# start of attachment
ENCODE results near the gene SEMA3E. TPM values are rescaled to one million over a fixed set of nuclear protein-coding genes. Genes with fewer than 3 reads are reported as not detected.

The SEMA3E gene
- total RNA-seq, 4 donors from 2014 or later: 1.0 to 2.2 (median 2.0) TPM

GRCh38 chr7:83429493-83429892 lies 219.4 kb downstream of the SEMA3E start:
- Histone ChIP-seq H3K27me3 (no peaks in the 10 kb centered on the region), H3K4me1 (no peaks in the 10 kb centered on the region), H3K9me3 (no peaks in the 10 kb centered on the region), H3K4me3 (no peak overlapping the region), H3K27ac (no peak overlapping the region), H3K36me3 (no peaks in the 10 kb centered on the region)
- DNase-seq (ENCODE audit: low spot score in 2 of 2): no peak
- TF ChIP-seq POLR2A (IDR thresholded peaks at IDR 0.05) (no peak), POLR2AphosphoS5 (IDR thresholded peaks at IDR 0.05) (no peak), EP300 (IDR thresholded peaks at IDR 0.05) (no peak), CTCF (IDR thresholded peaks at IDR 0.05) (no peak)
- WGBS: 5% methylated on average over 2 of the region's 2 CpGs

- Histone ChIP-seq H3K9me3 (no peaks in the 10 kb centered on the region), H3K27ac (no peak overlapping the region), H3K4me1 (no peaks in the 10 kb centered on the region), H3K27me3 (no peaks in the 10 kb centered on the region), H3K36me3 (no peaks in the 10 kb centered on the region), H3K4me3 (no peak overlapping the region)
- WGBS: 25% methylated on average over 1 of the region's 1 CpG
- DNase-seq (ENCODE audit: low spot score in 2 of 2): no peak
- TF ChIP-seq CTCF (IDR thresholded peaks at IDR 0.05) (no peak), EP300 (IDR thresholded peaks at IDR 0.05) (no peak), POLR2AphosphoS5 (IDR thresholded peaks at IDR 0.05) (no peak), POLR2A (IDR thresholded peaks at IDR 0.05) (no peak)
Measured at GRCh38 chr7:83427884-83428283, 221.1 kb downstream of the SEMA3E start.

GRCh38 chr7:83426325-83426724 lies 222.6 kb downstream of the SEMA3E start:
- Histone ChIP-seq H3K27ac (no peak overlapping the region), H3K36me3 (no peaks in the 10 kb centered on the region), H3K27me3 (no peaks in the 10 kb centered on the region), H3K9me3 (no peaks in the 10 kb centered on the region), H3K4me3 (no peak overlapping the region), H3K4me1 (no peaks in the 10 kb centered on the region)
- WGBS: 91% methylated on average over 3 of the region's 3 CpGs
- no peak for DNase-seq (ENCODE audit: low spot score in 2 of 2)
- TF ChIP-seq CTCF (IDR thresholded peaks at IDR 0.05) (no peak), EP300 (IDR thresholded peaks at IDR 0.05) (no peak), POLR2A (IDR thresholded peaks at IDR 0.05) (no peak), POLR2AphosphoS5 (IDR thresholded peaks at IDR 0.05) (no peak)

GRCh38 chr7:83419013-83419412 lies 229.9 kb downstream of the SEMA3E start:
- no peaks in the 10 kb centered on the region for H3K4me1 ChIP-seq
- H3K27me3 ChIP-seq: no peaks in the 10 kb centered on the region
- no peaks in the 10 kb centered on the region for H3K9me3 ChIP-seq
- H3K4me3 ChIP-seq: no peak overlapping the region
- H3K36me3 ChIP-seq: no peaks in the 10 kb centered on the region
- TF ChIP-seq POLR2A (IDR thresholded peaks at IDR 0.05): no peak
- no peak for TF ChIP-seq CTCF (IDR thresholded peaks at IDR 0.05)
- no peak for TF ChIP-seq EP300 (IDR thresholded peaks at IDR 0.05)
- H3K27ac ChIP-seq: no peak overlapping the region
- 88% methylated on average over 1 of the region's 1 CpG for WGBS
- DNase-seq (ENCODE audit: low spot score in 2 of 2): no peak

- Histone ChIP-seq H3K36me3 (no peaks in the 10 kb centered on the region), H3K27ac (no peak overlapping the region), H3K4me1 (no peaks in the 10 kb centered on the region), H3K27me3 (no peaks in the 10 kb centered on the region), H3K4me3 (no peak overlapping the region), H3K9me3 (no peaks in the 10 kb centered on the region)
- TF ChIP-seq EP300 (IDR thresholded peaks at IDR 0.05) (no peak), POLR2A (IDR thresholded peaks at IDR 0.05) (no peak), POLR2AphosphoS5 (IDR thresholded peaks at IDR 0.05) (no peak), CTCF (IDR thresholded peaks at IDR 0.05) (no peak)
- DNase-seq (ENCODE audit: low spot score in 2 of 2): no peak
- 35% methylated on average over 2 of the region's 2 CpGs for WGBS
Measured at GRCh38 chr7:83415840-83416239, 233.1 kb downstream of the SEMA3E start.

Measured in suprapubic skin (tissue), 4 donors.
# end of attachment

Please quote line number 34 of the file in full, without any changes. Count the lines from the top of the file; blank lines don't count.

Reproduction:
- 35% methylated on average over 2 of the region's 2 CpGs for WGBS